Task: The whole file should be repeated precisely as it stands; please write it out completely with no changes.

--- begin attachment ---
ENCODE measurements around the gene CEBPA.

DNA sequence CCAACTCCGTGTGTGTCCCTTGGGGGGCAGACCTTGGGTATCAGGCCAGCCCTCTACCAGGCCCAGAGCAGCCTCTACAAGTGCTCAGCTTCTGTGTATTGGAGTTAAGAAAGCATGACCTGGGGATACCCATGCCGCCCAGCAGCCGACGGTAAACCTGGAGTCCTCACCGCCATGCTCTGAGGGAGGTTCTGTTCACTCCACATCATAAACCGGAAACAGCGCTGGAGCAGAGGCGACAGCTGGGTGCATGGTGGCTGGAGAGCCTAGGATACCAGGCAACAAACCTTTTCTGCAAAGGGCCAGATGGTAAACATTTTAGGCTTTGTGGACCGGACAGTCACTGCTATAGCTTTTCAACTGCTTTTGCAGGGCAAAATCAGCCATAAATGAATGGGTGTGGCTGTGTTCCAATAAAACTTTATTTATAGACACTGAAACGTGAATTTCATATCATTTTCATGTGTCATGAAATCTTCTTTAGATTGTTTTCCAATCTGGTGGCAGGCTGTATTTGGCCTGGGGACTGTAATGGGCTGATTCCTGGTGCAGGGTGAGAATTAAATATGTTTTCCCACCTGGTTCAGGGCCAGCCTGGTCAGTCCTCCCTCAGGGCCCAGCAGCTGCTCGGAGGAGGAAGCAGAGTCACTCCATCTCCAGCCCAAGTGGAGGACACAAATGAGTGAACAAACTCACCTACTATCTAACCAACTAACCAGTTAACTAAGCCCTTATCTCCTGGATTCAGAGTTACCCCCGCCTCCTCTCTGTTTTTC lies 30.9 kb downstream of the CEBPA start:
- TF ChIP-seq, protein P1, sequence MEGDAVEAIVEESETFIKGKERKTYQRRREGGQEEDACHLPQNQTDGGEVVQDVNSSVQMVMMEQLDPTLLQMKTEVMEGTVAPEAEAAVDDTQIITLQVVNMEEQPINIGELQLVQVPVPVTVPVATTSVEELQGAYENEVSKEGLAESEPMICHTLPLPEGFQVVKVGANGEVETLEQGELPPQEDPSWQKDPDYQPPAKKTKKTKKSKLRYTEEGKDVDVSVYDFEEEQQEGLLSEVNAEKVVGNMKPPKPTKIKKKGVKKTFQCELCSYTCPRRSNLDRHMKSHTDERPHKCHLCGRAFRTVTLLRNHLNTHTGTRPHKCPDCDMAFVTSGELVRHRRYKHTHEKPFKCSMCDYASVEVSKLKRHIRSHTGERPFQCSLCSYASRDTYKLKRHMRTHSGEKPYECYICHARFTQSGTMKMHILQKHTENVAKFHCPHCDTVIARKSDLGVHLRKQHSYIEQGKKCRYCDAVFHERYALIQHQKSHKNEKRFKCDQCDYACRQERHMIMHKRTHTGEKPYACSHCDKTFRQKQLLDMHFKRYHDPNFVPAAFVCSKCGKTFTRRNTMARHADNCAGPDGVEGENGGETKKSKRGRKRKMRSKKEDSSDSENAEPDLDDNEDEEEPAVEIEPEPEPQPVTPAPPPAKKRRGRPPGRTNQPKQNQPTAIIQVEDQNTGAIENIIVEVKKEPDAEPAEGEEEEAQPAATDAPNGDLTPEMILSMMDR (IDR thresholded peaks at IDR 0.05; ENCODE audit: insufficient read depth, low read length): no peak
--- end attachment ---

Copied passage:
ENCODE measurements around the gene CEBPA.

DNA sequence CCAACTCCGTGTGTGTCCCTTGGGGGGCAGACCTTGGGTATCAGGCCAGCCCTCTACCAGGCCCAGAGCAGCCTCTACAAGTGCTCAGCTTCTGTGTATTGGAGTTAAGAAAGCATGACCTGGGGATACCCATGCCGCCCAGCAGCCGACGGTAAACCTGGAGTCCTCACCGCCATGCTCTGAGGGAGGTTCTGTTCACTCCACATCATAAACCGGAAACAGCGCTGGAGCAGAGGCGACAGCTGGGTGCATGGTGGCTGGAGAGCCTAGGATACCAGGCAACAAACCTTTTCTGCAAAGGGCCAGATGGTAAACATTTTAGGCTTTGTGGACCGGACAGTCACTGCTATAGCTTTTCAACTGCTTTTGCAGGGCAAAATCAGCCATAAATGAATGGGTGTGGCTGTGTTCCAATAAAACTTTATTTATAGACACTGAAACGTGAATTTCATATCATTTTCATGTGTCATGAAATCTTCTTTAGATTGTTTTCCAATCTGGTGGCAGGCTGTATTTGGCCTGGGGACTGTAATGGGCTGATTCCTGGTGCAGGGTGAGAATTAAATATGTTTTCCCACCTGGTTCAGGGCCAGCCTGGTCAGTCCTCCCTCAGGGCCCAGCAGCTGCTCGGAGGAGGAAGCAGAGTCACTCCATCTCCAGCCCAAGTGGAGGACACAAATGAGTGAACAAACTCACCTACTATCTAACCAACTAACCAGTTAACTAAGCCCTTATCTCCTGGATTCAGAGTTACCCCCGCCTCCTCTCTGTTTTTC lies 30.9 kb downstream of the CEBPA start:
- TF ChIP-seq, protein P1, sequence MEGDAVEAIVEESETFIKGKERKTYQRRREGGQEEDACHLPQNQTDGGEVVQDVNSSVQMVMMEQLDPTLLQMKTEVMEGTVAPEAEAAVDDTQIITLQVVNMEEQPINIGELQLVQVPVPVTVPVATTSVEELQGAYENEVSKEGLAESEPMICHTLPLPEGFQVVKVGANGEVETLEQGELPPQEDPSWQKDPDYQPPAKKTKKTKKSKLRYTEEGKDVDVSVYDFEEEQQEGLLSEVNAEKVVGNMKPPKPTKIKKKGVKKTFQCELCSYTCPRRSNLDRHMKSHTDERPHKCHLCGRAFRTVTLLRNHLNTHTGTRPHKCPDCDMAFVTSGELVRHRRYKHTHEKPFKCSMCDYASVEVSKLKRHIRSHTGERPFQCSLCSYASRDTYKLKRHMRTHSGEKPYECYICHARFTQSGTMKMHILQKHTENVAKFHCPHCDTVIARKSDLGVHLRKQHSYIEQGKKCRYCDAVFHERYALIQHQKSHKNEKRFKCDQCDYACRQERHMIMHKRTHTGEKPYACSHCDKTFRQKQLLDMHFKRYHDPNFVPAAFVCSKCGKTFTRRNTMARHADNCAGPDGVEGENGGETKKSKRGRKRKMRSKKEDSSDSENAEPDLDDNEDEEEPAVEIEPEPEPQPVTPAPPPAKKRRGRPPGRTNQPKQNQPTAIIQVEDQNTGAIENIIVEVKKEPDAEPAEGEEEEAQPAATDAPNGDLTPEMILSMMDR (IDR thresholded peaks at IDR 0.05; ENCODE audit: insufficient read depth, low read length): no peak